BODRUM, Turkey (AP) — Two suspected people-smugglers went on trial in Turkey on Thursday accused of causing the death of 3-year-old Aylan Kurdi — whose drowning put a human face on the Syrian refugee crisis — and four other people.
The image of the boy's lifeless body lying face down on a Turkish beach galvanized world attention on the refugee crisis, graphically illustrating the magnitude of the suffering, the lives destroyed and the treacherous journeys the migrants risk. While Turkish authorities have given the boy's first name as Aylan, his aunt says the family prefers that it be transliterated as Alan.
Aylan's brother, Galip, and mother Rihan, were also among the five victims who drowned when their boat went down in the ill-fated journey from Bodrum to the Greek island of Kos.
The defendants, Syrian nationals Muwafaka Alabash and Asem Alfrhad, denied any responsibility in the migrants' deaths in their opening hearing. Instead, they blamed Aylan's father, Abdullah Kurdi, for the deaths — accusing him of organizing the trip.
The two have been charged with human smuggling and causing the deaths of five people "through deliberate negligence." They face up to 35 years in prison each if convicted.
As the trial was underway, the body of a girl — around the age of 8 — washed up on the shore of the resort of Didim, just north of Bodrum, the Dogan news agency reported. The agency said she is believed to have drowned some 15 days ago in a migrant boat accident.
Alfrhad told the court he was in Bodrum on a business trip with his partner and was not involved in the incident.
"I don't know why I am here or why I have been jailed for the past five months," Alfrhad said. "My family spoke with the survivors after the accident...They said Abdullah Kurdi headed this (organization) and that he then went on television as a hero."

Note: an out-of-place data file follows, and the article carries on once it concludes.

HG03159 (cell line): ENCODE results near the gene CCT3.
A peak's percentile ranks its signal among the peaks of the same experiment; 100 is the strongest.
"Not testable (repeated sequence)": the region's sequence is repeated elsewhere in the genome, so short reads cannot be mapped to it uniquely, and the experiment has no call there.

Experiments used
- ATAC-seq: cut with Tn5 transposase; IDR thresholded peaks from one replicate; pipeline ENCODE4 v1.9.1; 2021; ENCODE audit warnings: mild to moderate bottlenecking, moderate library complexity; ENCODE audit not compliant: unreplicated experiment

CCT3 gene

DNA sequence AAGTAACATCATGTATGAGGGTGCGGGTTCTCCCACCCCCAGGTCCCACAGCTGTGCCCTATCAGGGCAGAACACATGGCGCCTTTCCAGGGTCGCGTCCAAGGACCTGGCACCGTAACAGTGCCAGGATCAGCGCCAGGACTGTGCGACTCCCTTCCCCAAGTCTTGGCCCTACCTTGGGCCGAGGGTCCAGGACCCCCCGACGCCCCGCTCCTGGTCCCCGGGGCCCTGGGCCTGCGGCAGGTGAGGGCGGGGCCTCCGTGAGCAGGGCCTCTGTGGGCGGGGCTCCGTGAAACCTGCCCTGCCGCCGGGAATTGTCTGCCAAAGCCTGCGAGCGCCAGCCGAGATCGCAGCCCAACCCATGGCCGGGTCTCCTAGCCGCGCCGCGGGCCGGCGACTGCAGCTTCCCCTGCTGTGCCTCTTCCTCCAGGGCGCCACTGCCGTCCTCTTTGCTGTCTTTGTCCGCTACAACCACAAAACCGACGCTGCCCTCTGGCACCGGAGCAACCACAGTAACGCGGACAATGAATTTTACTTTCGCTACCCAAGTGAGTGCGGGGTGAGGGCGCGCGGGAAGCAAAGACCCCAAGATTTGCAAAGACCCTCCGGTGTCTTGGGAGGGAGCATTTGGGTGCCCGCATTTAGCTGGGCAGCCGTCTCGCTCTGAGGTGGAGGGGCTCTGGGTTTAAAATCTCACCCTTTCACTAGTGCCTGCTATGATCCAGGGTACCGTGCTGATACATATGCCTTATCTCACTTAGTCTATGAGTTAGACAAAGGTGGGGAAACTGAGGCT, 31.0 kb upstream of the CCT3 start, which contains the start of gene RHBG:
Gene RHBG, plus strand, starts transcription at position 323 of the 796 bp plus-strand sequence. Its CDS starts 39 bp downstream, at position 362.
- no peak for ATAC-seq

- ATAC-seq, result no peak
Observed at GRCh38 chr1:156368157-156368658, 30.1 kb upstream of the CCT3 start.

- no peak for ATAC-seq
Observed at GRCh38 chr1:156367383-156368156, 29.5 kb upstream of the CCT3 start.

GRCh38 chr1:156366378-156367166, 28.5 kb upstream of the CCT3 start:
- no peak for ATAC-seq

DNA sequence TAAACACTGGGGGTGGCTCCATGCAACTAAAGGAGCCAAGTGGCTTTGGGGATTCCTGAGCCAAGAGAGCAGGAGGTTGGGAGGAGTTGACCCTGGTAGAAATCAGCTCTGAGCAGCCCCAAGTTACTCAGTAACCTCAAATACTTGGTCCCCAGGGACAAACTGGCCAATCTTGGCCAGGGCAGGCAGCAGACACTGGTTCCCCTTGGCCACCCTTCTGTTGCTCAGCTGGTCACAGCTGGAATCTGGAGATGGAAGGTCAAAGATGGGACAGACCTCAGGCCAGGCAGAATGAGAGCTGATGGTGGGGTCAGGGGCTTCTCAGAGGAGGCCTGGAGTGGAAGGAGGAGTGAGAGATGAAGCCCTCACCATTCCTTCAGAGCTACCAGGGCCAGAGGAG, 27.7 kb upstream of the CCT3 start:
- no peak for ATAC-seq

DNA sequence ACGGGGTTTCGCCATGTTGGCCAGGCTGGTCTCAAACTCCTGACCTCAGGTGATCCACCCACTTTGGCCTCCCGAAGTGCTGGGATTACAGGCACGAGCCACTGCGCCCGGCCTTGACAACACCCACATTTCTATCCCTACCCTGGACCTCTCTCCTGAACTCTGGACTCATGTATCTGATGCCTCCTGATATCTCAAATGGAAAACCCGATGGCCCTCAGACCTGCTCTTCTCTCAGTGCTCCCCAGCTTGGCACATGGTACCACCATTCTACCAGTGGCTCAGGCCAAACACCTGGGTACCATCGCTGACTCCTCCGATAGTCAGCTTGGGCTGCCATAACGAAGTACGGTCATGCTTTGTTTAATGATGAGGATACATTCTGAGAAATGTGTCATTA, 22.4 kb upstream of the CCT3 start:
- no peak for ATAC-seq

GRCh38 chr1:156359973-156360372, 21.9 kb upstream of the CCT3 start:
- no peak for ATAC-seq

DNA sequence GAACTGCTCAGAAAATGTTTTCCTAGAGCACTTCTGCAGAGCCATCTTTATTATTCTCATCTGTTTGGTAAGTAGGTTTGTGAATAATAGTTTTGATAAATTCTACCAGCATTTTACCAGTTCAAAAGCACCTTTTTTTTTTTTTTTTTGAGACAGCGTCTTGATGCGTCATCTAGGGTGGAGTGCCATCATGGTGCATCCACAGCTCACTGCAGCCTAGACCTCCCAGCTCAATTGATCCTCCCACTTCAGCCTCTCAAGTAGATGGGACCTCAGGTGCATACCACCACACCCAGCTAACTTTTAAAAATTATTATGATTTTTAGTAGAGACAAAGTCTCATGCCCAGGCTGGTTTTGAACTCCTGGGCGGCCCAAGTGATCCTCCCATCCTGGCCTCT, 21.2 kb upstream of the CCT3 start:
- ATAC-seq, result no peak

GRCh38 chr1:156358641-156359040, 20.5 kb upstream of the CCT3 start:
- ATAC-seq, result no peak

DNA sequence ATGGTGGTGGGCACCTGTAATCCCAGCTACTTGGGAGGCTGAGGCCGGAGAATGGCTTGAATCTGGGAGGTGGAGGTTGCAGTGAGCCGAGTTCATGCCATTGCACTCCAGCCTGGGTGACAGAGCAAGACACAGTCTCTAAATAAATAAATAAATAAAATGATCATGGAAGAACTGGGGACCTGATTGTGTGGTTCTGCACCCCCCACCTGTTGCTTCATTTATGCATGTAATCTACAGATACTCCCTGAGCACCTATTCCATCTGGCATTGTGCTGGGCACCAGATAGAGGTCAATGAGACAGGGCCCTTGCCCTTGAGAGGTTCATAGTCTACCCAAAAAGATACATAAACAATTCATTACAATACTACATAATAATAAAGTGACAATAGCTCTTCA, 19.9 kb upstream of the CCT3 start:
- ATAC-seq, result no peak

Alabash also maintained Abdullah Kurdi was involved in the organization of the trip. The man said he was not a smuggler but a migrant who had been instructed to by Abdullah Kurdi to stay back and keep an eye on a Turkish smuggler who had the migrants' money until the group reached Greece. In return, Alabash said, Abdullah Kurdi promised he would be taken on the next trip for free.
Abdullah Kurdi has since returned to Syria.
The Kurdi family were among hundreds of thousands who risked the journey to Greece in the hope of then heading to wealthier nations in northern and western Europe. European countries have been strained by the influx of migrants, leading to disagreements over what to do with the large number of new arrivals and how to share the burden.
Despite the risks, migrants continue to take the treacherous journey across the Aegean. The International Organization for Migration says more than 400 migrants have died on that route so far this year.
Turkey reached an agreement with the European Union in November to fight smuggling networks and help curb irregular migration. In return, the EU pledged money to help improve the condition of refugees, and to grant political concessions to Turkey, including an easing of visa restrictions and the fast-tracking of its EU membership process.
Turkish officials say authorities in 2015 detained more than 4,400 smugglers who organize the often-dangerous crossings in frail boats.
The trial was adjourned until March 2.
Fraser reported from Ankara, Turkey.